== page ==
The first generation, retroactively called 1G, was a . In contrast, 2G phones transmitted voice and data digitally. Subsequent generations, and , made technical improvements that brought data rates up from 200kbit/s to . With 2020 approaching, 5G is expected to transmit 1Gbit/s — and perhaps .
Being able to send and receive that much data so quickly opens new opportunities for augmented and virtual reality systems, as well as automation.
For instance, , road signs, traffic signals, guard rails and other elements human drivers simply see. That would require an additional technical leap — reducing what is called “latency”, or the and when it’s received, to one millisecond. (If a network’s data rate is how wide a garden hose is, latency is how long it takes from the moment the tap is turned on until water comes out the end.)
Achieving high data rates with low latency requires a number of technical changes, including sending data and designing arrays of antennas to reduce interference between . Together these add up to a 5G network with — each of which is physically smaller than a current cellular tower and placed much more closely together. 5G base stations could be placed , rather than the every 1km to 5km needed for 4G.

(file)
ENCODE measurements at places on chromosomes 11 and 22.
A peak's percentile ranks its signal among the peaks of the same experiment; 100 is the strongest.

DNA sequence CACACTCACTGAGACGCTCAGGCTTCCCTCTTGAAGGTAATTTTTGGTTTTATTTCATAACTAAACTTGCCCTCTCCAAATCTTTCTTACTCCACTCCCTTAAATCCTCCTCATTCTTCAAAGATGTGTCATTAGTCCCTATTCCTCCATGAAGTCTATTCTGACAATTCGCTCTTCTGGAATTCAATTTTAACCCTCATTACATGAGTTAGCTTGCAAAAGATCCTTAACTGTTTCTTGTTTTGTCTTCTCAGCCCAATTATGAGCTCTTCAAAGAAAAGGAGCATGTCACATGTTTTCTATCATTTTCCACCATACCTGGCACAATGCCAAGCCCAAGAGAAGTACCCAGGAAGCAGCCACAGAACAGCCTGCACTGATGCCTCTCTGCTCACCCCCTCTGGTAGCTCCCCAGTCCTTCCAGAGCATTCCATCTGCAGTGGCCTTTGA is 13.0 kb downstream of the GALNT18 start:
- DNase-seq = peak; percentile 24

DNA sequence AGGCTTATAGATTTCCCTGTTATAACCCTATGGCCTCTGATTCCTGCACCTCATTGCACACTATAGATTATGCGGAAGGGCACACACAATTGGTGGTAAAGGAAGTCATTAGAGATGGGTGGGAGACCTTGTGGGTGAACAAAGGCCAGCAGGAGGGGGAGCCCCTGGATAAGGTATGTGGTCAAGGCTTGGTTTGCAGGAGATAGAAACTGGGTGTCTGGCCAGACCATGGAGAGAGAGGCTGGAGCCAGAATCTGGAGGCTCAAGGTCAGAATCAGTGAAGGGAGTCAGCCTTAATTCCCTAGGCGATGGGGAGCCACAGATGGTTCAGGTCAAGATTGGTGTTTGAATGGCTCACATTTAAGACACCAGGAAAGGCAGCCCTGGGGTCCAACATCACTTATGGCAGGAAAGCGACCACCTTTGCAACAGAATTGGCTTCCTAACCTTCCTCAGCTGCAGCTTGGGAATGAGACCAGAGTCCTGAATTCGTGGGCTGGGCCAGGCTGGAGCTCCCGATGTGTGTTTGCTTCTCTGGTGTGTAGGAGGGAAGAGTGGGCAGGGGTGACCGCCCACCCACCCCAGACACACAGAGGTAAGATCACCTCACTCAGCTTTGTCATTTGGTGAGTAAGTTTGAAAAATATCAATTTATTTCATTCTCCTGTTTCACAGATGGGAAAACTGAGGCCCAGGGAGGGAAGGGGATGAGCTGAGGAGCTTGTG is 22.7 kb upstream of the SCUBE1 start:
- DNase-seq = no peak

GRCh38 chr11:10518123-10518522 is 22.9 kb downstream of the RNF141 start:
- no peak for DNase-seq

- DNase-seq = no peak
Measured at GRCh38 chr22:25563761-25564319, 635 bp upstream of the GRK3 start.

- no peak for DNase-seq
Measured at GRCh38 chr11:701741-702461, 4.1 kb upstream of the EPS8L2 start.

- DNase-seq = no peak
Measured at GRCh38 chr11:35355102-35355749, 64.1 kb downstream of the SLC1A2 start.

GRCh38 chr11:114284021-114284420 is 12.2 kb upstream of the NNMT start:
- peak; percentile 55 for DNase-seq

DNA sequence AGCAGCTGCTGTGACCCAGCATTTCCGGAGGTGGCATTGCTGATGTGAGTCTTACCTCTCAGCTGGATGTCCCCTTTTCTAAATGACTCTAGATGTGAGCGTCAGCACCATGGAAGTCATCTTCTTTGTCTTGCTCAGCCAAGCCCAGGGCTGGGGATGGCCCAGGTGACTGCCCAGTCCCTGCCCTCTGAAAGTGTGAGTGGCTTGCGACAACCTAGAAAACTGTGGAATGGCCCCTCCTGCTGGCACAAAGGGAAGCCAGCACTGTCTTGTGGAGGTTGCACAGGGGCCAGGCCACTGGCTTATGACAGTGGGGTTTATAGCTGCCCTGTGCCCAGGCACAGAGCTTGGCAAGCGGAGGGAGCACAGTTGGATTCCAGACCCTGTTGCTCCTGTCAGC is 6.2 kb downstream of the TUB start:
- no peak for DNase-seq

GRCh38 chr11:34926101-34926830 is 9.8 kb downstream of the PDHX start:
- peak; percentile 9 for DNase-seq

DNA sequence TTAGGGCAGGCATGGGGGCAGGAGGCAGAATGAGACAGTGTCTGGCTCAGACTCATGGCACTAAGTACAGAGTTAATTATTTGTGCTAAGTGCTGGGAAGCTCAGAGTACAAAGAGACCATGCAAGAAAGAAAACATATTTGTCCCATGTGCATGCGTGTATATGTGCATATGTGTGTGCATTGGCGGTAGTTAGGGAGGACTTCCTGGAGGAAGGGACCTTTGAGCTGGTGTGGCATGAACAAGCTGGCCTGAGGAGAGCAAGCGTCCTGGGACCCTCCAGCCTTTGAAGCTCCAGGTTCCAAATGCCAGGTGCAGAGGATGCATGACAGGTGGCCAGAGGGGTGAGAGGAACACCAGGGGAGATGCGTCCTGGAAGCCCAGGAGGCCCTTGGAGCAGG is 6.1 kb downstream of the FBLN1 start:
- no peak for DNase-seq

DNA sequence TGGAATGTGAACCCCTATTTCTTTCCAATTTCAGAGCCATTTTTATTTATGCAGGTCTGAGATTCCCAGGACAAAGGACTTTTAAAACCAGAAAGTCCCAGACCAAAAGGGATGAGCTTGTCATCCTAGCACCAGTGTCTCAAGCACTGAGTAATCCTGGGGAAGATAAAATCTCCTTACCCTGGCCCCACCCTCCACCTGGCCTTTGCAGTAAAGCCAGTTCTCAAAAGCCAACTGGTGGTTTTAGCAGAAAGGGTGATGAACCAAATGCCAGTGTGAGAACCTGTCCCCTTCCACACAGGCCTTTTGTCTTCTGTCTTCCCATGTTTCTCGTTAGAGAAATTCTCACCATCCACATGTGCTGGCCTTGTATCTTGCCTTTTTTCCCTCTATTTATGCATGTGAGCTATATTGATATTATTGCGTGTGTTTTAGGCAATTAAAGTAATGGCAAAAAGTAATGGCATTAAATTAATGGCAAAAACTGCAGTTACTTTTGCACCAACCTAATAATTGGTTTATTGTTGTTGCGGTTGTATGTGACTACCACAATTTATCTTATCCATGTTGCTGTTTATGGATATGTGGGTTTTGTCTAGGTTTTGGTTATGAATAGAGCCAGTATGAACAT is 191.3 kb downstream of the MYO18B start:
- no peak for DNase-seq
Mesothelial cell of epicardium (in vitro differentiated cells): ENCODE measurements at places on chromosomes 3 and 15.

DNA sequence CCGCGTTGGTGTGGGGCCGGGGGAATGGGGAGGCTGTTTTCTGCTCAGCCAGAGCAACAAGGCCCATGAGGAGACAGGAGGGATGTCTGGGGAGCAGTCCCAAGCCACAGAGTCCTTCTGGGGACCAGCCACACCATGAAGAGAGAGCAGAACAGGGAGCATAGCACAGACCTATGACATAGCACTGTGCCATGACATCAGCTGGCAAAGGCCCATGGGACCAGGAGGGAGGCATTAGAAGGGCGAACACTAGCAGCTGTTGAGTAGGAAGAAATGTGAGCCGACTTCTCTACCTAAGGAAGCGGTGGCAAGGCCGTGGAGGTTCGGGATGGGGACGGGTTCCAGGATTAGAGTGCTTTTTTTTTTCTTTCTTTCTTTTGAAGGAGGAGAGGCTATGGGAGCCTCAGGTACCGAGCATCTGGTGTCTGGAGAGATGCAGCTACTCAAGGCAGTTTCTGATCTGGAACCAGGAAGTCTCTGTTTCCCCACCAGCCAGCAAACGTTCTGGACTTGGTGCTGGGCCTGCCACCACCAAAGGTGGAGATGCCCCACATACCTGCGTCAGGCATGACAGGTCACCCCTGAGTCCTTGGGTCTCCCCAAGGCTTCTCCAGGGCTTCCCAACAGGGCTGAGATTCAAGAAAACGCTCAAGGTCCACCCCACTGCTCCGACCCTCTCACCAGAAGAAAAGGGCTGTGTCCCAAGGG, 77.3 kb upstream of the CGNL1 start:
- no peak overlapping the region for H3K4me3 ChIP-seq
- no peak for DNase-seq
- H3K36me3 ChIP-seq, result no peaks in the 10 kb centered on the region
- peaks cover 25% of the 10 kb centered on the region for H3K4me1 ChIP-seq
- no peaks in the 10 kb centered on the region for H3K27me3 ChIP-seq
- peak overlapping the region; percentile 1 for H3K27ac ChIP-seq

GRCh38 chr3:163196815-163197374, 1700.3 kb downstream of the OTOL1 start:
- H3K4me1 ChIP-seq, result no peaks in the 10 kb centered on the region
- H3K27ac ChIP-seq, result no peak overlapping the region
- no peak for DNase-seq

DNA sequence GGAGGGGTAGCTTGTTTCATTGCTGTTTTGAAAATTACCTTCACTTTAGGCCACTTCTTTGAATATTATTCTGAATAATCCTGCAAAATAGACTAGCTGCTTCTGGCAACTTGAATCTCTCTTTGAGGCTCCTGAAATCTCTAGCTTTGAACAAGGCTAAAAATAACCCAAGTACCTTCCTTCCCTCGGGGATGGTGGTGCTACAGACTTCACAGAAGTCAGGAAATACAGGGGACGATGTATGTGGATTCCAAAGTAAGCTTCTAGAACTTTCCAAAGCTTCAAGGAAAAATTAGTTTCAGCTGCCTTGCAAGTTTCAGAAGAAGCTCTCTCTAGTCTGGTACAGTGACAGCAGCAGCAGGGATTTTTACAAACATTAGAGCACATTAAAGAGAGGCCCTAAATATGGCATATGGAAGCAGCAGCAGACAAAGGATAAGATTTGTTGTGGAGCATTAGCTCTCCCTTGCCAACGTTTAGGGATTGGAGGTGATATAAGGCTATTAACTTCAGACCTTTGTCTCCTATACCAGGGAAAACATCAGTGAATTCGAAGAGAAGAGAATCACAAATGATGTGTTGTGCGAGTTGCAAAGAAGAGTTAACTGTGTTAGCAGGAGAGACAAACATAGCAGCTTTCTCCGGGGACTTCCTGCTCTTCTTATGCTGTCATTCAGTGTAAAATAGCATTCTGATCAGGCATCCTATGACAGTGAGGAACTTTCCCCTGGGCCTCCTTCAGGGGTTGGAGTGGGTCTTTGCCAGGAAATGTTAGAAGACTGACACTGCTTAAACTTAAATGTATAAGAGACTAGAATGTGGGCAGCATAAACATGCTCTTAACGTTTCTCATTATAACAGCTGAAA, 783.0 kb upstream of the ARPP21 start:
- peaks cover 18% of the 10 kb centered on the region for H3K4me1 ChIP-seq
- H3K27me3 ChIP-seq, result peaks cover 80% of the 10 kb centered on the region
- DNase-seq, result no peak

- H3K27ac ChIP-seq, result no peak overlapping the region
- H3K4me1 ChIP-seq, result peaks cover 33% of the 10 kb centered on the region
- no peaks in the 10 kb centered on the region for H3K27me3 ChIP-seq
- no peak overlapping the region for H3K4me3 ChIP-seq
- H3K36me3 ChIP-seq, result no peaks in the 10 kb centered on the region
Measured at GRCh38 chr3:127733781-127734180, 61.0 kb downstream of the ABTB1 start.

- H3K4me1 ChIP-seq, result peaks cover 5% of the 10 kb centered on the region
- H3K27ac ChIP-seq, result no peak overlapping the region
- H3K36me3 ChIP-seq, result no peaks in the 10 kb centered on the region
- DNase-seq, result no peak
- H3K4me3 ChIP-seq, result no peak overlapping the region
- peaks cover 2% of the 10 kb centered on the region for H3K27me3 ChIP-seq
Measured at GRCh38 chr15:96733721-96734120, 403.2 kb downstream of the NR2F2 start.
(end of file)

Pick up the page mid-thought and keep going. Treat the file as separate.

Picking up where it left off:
In addition, 5G systems offer the possibility of providing reliable connections to massive numbers of wireless devices simultaneously. This could enable a huge expansion of the number of “Internet of things” devices in use, monitoring nutrients in soil for farmers, package locations for shipping companies and vital signs for hospital patients, for instance.
are in some US cities. The Tokyo Olympics in 2020 are supposed to present the very can offer. Between now and then — and even beyond — companies rolling out 5G networks will deploy a new technology while it’s still evolving, as they did with earlier generations.
· Written by Jan Rabaey, professor of electrical engineering and computer science, University of California, Berkeley